Some systems and methods of the kind described herein may not necessarily require highly specific geometry or mechanical configuration. For instance, in addition to the configurations illustrated in FIGS. 1-3 and 5, the substrate could be wound through a path that looks like a “zig-zag” or a sine wave, or any path, as long as the substrate winds sequentially through regions that provide at least the following: (1) exposure to one precursor; (2) an isolation zone, wherein the substrate is not exposed to one of the primary precursors; (3) exposure at least a second precursor; and (4) a second isolation zone as in step (2), which may be a common zone as that used for step (2). The substrate does not necessarily have to pass over rollers—essentially any mechanical arrangement that allows the traversal or threading of the substrate through the sequential zones would work.

FIG. 4 illustrates a system 310 according to a fifth embodiment, wherein the last two digits of 300-series reference numerals designating precursor zones 314, 316, isolation zone 320, and components of substrate transport mechanism 360 correspond to similar 2-digit reference numerals identifying similar elements in the embodiment of FIG. 1. With reference to FIG. 4, system 310 includes input and take-up rolls 374, 386 located outside of the reaction chamber housing 330. Additional input/output turning guides 338 are provided within isolation zone 320. Substrate 312 is fed through one or more slits, wiper valves, or other flow-constricting entrance and/or exit passageways 340, 342. Positioning the input and take-up rolls 374, 386 outside of reaction chamber 330 may ease roll loading and unloading.

In an alternative embodiment (not shown), the input and take-up rolls 374, 386 may be placed in separate vacuum chambers or load-locks adjacent the first and second ends 376, 384 of reactor housing 330. Additional process modules may be provided between input roll 374 and reaction chamber 330 and/or between reaction chamber 330 and take-up roll 386 such that the thin film coating process would comprise just one module in a larger substrate processing system. For example, a preheating stage or other functionalization module may be provided between input roll 374 and reaction chamber 330. Examples of pre-treating or functionalizing steps useful with ALD coating system 310 include vacuum processing to speed up out-gassing of substrate 312 before coating; ultra-violet light treatment; ozone treatment, e.g., for making normally-hydrophobic plastic films hydrophilic to enhance or enable ALD processing; exposure to a plasma or other source of radicals; and cleaning steps. Other process modules, such as lithography and other patterning steps, non-ALD deposition such as sputtering, and other surface finishing and coating steps, may also be utilized.

System 310 includes adjustable turning guides 364, 366 that are movable toward and away from dividers 334, 336 and isolation zone 320 to change a substrate dwell time within the precursor zones 314, 316. The location of turning guides 364, 366 may be adjusted independently or in groups, and may be controlled by a control system 310 to change dwell time as process needs change over time. In FIG. 4, three different groups of turning guides are shown in each precursor zone, each group having a different dwell time. Adjusting dwell time may facilitate nucleation for certain precursors, and may improve precursor penetration in porous surfaces. Similarly, dividers 334, 336 may be movable along the same direction as adjustable turning guides 364, 366 (i.e., up and down), to change the substrate dwell time in isolation zone 320.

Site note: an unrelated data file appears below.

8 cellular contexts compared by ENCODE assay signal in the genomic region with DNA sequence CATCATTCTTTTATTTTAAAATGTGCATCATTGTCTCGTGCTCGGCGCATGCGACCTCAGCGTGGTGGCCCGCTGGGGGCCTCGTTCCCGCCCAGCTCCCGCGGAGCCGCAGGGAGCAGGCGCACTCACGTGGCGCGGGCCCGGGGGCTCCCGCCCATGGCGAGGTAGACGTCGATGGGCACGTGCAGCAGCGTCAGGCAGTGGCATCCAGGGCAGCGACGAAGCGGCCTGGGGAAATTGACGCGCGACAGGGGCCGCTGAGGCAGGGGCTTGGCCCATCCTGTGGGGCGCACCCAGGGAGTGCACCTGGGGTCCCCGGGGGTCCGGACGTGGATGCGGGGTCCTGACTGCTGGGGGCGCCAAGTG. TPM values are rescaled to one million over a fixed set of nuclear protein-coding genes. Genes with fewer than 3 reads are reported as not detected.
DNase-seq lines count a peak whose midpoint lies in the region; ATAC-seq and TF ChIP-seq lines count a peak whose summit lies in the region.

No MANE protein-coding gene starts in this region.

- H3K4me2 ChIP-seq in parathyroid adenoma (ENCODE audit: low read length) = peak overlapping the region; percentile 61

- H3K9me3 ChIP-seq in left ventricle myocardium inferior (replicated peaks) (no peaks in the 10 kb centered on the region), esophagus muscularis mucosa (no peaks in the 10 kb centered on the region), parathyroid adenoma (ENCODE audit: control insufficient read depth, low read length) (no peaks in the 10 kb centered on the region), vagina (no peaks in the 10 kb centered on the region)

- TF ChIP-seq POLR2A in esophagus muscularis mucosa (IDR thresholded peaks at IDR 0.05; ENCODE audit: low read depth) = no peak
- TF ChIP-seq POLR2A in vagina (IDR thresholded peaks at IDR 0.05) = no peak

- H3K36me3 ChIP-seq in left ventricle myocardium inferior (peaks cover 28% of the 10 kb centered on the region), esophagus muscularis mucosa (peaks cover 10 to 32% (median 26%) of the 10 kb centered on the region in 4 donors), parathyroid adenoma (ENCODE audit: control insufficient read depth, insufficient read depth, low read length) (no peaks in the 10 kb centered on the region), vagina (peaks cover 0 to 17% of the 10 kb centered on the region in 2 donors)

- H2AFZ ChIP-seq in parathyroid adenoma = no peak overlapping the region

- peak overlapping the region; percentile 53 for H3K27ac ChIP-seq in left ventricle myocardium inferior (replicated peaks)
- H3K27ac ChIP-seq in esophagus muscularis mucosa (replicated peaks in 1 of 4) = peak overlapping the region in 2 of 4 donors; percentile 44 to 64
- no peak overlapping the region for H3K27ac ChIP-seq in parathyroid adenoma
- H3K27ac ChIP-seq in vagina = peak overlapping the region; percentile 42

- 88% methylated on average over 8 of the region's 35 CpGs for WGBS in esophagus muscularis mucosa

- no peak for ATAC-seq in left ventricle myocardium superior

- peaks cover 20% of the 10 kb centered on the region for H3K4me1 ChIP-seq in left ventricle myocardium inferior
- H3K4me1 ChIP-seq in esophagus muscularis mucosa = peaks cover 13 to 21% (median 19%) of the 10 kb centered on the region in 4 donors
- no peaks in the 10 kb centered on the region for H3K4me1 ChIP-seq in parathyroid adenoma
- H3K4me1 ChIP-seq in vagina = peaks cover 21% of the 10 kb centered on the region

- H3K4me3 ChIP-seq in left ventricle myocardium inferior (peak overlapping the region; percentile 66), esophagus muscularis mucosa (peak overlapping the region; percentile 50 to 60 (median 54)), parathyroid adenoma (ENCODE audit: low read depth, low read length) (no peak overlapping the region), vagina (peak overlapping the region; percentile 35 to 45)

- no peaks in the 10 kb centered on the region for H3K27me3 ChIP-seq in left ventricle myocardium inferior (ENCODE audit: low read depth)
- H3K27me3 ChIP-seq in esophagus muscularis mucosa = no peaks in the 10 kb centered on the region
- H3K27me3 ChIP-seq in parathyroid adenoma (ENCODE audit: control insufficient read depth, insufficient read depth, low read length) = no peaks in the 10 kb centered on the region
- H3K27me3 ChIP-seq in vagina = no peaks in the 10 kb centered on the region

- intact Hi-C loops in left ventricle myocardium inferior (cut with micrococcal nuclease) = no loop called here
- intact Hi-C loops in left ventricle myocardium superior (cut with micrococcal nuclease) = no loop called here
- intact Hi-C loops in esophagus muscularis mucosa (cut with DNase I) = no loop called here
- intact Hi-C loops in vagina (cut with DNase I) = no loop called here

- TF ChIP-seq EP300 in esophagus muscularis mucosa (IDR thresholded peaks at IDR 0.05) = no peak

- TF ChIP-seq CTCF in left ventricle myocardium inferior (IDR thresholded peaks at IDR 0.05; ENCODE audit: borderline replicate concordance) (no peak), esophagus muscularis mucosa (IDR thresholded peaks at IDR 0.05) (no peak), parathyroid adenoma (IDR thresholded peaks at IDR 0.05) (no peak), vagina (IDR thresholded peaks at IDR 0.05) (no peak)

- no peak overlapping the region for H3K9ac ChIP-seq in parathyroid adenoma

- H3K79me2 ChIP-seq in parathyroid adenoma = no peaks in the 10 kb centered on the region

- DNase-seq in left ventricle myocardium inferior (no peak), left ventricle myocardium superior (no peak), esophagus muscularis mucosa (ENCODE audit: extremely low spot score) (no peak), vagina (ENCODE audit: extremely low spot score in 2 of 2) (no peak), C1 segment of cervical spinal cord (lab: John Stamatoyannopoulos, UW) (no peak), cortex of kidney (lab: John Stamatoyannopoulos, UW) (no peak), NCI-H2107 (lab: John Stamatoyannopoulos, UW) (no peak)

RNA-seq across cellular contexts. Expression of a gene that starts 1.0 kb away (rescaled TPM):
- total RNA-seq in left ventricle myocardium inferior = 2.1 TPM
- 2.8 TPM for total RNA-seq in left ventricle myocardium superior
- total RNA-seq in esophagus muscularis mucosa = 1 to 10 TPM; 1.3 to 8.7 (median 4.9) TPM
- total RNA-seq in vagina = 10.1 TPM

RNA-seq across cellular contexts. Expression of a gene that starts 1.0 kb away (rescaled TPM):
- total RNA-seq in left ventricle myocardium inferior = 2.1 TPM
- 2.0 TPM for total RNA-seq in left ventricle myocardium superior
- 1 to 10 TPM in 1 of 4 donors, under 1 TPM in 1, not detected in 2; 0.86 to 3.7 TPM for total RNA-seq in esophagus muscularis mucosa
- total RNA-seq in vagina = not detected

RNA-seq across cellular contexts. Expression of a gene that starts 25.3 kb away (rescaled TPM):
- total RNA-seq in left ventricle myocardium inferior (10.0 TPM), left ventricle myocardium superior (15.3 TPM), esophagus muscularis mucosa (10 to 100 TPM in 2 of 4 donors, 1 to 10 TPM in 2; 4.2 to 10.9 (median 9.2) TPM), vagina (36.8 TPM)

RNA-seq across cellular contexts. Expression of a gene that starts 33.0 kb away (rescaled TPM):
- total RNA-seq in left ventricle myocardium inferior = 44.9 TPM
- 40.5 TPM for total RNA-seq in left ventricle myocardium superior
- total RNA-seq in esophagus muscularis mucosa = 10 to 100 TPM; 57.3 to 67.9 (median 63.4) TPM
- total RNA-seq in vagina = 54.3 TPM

System 310 further includes a precursor recycling subsystem 400 located upstream of a junction 404 of the pumping/exhaust lines from first and second precursor zones 314, 316. Subsystem 400 includes first and second traps 410, 420 flanked by a pair of three-way valves 430, 432, or their equivalent, to enable one of the traps 410, 420 to be selectively interposed in the pumping line 440 between the precursor zone 316 and pump 358. A first one of the valves 430 includes two outlets, one being connected to the inlet of first trap 410 and the other connected to the inlet of second trap 420. Similarly, second valve 432 includes two inlets; one connected to the outlet of first trap 410 and the other to the outlet of second trap 420. FIG. 4 shows the left-hand sides of valves 430, 432 being closed and the right-hand sides open, so that second trap 420 is interposed in the pumping line 440 and serving as a precursor trap. Meanwhile, first trap 410 is isolated from the pumping line 440, as indicated by blackened shut-off valves on the left-hand side of each three-way valve 430, 432. First trap 410 is operating in a regenerative mode, whereby the trap 410 is being heated to release previously trapped precursor material into a precursor supply/recycling line 450. Isolation valves 462, 464 are provided between supply outlets of respective traps 410, 420 and a downstream supply junction 470 of the supply outlets in supply/recycling line 450. The position of valves 430, 432, 462, and 464 may be reversed from what is shown in FIG. 4, so that first trap 410 functions as the inline precursor trap, and second trap 420 operates as a precursor source. In the embodiment shown, one half of subsystem 400 is always operating as a trap, and the other half as a supply component of precursor delivery system 326.